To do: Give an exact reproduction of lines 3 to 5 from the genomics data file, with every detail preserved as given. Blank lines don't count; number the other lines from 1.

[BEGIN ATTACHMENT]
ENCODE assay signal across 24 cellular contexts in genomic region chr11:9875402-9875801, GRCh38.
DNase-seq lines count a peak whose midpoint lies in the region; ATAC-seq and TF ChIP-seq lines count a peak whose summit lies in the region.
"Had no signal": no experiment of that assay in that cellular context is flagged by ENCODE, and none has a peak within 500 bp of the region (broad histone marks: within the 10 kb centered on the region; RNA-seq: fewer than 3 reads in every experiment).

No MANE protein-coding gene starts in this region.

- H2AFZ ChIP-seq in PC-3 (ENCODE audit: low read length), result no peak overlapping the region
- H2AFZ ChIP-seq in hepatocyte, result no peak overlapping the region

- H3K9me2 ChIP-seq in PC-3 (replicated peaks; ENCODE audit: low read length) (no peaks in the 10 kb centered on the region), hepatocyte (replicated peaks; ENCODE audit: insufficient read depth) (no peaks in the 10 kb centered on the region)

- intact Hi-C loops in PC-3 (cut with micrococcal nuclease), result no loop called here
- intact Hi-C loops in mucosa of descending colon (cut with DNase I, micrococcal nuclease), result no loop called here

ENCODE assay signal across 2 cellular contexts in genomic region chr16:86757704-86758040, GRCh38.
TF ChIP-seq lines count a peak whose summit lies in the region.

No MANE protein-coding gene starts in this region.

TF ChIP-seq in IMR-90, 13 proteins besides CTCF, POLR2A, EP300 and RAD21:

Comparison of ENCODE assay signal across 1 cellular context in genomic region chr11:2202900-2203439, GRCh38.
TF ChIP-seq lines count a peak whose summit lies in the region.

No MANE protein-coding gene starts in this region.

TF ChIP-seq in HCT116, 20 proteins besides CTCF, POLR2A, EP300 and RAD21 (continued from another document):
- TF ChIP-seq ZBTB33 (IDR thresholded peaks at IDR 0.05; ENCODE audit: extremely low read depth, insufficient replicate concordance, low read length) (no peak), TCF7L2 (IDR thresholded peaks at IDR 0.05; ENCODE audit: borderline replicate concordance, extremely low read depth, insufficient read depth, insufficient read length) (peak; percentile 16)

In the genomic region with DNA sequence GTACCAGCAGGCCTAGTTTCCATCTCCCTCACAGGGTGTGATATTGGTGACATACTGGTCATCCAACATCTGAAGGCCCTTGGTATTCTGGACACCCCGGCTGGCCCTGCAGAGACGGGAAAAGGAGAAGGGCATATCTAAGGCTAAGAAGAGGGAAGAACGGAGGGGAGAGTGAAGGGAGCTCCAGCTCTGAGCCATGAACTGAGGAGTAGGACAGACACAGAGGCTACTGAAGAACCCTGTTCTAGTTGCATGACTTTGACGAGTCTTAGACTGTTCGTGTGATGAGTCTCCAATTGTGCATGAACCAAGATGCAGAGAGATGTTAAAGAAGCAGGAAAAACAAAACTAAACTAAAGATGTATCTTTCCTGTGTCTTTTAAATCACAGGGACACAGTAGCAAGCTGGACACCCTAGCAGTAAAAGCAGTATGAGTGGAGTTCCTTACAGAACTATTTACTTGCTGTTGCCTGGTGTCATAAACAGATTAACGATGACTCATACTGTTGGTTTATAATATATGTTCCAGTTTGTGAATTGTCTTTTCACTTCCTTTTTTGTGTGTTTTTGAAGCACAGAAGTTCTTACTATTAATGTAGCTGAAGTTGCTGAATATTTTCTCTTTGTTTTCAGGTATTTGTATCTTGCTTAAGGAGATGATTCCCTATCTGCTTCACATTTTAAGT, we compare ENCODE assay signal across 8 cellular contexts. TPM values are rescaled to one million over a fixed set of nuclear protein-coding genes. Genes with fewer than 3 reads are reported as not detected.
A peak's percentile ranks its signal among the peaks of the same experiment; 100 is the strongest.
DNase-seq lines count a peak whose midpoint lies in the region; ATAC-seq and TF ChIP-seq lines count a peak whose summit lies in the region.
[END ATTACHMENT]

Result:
"Had no signal": no experiment of that assay in that cellular context is flagged by ENCODE, and none has a peak within 500 bp of the region (broad histone marks: within the 10 kb centered on the region; RNA-seq: fewer than 3 reads in every experiment).

No MANE protein-coding gene starts in this region.

- H2AFZ ChIP-seq in PC-3 (ENCODE audit: low read length), result no peak overlapping the region